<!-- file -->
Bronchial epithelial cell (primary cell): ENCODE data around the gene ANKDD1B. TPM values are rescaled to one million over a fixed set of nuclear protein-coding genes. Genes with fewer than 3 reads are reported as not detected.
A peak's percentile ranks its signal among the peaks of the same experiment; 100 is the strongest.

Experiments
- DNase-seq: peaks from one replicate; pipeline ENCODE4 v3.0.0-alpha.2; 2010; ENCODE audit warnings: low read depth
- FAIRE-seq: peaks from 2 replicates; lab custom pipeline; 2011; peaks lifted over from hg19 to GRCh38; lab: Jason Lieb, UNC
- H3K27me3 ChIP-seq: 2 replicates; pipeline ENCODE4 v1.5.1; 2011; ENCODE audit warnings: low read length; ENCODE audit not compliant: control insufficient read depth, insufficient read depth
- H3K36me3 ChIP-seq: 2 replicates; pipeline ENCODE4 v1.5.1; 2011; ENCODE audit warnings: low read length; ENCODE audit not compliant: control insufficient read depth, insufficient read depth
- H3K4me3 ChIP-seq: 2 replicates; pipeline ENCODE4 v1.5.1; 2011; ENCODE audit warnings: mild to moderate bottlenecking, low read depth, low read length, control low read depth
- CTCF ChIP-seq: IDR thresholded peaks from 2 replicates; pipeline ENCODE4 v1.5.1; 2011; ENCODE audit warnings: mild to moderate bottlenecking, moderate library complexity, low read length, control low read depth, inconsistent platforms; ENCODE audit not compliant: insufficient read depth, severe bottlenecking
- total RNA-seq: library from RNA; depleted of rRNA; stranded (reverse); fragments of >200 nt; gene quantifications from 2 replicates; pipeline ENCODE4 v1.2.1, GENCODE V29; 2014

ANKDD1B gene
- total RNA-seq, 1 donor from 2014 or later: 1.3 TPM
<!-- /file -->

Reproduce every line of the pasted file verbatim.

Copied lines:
Bronchial epithelial cell (primary cell): ENCODE data around the gene ANKDD1B. TPM values are rescaled to one million over a fixed set of nuclear protein-coding genes. Genes with fewer than 3 reads are reported as not detected.
A peak's percentile ranks its signal among the peaks of the same experiment; 100 is the strongest.

Experiments
- DNase-seq: peaks from one replicate; pipeline ENCODE4 v3.0.0-alpha.2; 2010; ENCODE audit warnings: low read depth
- FAIRE-seq: peaks from 2 replicates; lab custom pipeline; 2011; peaks lifted over from hg19 to GRCh38; lab: Jason Lieb, UNC
- H3K27me3 ChIP-seq: 2 replicates; pipeline ENCODE4 v1.5.1; 2011; ENCODE audit warnings: low read length; ENCODE audit not compliant: control insufficient read depth, insufficient read depth
- H3K36me3 ChIP-seq: 2 replicates; pipeline ENCODE4 v1.5.1; 2011; ENCODE audit warnings: low read length; ENCODE audit not compliant: control insufficient read depth, insufficient read depth
- H3K4me3 ChIP-seq: 2 replicates; pipeline ENCODE4 v1.5.1; 2011; ENCODE audit warnings: mild to moderate bottlenecking, low read depth, low read length, control low read depth
- CTCF ChIP-seq: IDR thresholded peaks from 2 replicates; pipeline ENCODE4 v1.5.1; 2011; ENCODE audit warnings: mild to moderate bottlenecking, moderate library complexity, low read length, control low read depth, inconsistent platforms; ENCODE audit not compliant: insufficient read depth, severe bottlenecking
- total RNA-seq: library from RNA; depleted of rRNA; stranded (reverse); fragments of >200 nt; gene quantifications from 2 replicates; pipeline ENCODE4 v1.2.1, GENCODE V29; 2014

ANKDD1B gene
- total RNA-seq, 1 donor from 2014 or later: 1.3 TPM